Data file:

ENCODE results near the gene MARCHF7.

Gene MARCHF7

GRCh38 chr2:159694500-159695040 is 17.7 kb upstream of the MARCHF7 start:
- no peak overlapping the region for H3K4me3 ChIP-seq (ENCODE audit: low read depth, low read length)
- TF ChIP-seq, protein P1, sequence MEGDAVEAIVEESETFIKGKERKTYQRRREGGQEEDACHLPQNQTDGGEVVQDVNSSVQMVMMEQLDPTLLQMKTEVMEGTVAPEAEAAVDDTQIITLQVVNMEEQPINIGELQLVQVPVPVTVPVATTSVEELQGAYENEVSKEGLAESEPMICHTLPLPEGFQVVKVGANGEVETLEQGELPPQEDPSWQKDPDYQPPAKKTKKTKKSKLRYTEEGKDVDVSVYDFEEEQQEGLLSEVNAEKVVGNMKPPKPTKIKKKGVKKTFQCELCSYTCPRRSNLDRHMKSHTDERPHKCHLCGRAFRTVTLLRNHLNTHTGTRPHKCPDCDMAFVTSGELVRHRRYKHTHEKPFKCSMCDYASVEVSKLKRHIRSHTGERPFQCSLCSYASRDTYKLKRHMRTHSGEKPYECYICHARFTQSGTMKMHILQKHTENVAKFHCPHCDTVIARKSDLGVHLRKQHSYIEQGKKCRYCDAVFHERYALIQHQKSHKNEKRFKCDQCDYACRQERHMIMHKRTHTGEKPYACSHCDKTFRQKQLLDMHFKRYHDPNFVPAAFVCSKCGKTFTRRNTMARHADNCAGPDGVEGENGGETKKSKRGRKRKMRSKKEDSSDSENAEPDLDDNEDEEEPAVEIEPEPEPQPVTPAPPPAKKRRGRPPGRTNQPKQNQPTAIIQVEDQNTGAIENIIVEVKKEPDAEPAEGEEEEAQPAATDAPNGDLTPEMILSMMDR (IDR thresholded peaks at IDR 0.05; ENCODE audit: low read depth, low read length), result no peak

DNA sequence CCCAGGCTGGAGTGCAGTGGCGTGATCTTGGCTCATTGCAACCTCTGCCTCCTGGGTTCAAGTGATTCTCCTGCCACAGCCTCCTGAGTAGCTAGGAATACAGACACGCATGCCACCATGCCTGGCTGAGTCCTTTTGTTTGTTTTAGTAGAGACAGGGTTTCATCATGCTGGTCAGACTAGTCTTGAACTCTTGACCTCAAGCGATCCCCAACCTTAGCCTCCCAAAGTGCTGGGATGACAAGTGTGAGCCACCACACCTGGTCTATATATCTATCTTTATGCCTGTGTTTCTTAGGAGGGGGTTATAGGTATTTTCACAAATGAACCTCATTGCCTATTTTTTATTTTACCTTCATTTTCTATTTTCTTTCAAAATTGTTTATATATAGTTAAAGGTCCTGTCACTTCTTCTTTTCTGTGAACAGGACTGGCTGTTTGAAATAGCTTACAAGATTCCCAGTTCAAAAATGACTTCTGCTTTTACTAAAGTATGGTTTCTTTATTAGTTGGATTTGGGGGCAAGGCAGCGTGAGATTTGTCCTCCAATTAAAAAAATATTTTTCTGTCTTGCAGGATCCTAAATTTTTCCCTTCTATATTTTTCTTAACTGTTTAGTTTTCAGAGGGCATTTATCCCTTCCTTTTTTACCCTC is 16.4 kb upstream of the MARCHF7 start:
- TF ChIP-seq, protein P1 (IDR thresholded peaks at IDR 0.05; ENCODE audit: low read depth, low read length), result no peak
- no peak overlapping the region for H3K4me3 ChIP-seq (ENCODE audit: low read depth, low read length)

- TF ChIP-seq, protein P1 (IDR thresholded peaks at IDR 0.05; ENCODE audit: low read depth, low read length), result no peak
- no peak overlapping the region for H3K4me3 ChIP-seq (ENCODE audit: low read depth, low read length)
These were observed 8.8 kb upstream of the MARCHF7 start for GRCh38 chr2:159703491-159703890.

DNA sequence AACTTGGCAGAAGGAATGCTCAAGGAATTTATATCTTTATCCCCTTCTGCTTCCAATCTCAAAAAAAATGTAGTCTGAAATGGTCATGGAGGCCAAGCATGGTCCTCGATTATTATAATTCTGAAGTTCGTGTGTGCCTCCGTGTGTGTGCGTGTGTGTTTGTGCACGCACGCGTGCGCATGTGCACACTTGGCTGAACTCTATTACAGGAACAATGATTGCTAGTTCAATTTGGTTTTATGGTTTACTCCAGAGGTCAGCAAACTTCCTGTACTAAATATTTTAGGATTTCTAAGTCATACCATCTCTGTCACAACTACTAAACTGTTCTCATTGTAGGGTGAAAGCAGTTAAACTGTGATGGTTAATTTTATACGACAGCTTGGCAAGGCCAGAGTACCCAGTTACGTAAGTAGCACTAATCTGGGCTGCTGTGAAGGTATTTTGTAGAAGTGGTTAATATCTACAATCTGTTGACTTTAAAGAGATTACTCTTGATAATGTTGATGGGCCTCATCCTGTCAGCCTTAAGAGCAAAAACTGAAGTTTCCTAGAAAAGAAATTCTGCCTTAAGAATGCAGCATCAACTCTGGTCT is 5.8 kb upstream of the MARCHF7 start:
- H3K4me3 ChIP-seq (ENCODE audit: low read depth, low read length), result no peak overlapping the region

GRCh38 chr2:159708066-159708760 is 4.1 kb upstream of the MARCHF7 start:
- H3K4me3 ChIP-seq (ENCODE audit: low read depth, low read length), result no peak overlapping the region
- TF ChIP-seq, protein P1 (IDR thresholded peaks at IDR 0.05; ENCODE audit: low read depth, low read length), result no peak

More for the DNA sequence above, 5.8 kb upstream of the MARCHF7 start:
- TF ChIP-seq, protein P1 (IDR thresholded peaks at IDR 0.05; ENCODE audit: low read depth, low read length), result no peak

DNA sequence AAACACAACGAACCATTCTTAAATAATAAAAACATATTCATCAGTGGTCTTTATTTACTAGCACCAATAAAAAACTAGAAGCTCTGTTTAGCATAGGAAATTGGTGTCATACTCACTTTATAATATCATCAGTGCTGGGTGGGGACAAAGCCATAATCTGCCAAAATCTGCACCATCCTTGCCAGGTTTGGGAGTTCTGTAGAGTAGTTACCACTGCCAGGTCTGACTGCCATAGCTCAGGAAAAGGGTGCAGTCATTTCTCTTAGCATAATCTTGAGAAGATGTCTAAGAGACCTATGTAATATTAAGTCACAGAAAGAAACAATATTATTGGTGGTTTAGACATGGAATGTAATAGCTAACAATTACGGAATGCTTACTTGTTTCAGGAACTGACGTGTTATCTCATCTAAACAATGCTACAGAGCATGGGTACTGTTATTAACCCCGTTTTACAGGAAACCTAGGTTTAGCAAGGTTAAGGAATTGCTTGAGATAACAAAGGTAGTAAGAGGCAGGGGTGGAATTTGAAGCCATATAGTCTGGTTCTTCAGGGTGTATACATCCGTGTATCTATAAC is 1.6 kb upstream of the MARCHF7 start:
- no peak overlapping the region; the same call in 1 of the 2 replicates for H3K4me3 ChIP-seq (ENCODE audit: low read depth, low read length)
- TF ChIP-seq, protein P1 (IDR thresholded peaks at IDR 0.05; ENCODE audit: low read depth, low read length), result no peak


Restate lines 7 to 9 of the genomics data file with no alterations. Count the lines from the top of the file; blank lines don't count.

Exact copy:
- TF ChIP-seq, protein P1 (IDR thresholded peaks at IDR 0.05; ENCODE audit: low read depth, low read length), result no peak
- no peak overlapping the region for H3K4me3 ChIP-seq (ENCODE audit: low read depth, low read length)

- TF ChIP-seq, protein P1 (IDR thresholded peaks at IDR 0.05; ENCODE audit: low read depth, low read length), result no peak